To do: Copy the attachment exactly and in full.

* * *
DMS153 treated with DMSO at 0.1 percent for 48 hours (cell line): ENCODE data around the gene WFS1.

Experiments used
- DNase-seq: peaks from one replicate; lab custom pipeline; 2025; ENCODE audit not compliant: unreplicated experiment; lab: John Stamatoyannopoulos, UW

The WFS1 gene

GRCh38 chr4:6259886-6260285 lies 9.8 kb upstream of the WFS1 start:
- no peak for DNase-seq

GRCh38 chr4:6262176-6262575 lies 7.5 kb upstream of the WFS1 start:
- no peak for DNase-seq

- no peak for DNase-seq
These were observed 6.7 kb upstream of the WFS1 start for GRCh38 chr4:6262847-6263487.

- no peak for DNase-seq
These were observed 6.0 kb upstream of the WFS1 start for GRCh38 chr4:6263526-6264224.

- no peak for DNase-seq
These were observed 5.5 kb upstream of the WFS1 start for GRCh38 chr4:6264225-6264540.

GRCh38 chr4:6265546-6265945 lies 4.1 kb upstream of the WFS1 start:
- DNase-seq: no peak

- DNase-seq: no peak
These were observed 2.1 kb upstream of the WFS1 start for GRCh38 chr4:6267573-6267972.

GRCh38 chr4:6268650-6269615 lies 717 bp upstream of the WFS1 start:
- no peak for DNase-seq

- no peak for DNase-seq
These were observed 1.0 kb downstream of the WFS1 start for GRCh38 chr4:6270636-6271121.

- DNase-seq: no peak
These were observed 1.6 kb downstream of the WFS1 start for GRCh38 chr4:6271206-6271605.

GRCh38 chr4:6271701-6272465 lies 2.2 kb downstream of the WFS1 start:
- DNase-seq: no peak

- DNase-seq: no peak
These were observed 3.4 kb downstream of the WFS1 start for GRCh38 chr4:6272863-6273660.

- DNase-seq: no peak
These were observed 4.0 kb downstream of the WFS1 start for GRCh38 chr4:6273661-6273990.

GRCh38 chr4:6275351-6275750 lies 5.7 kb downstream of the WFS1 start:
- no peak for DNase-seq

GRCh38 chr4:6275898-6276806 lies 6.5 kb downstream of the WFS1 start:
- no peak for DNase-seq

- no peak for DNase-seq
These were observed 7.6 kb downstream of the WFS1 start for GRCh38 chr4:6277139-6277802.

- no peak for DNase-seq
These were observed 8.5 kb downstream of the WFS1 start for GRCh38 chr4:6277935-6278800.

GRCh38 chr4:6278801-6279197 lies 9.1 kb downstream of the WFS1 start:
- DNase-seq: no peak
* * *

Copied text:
DMS153 treated with DMSO at 0.1 percent for 48 hours (cell line): ENCODE data around the gene WFS1.

Experiments used
- DNase-seq: peaks from one replicate; lab custom pipeline; 2025; ENCODE audit not compliant: unreplicated experiment; lab: John Stamatoyannopoulos, UW

The WFS1 gene

GRCh38 chr4:6259886-6260285 lies 9.8 kb upstream of the WFS1 start:
- no peak for DNase-seq

GRCh38 chr4:6262176-6262575 lies 7.5 kb upstream of the WFS1 start:
- no peak for DNase-seq

- no peak for DNase-seq
These were observed 6.7 kb upstream of the WFS1 start for GRCh38 chr4:6262847-6263487.

- no peak for DNase-seq
These were observed 6.0 kb upstream of the WFS1 start for GRCh38 chr4:6263526-6264224.

- no peak for DNase-seq
These were observed 5.5 kb upstream of the WFS1 start for GRCh38 chr4:6264225-6264540.

GRCh38 chr4:6265546-6265945 lies 4.1 kb upstream of the WFS1 start:
- DNase-seq: no peak

- DNase-seq: no peak
These were observed 2.1 kb upstream of the WFS1 start for GRCh38 chr4:6267573-6267972.

GRCh38 chr4:6268650-6269615 lies 717 bp upstream of the WFS1 start:
- no peak for DNase-seq

- no peak for DNase-seq
These were observed 1.0 kb downstream of the WFS1 start for GRCh38 chr4:6270636-6271121.

- DNase-seq: no peak
These were observed 1.6 kb downstream of the WFS1 start for GRCh38 chr4:6271206-6271605.

GRCh38 chr4:6271701-6272465 lies 2.2 kb downstream of the WFS1 start:
- DNase-seq: no peak

- DNase-seq: no peak
These were observed 3.4 kb downstream of the WFS1 start for GRCh38 chr4:6272863-6273660.

- DNase-seq: no peak
These were observed 4.0 kb downstream of the WFS1 start for GRCh38 chr4:6273661-6273990.

GRCh38 chr4:6275351-6275750 lies 5.7 kb downstream of the WFS1 start:
- no peak for DNase-seq

GRCh38 chr4:6275898-6276806 lies 6.5 kb downstream of the WFS1 start:
- no peak for DNase-seq

- no peak for DNase-seq
These were observed 7.6 kb downstream of the WFS1 start for GRCh38 chr4:6277139-6277802.

- no peak for DNase-seq
These were observed 8.5 kb downstream of the WFS1 start for GRCh38 chr4:6277935-6278800.

GRCh38 chr4:6278801-6279197 lies 9.1 kb downstream of the WFS1 start:
- DNase-seq: no peak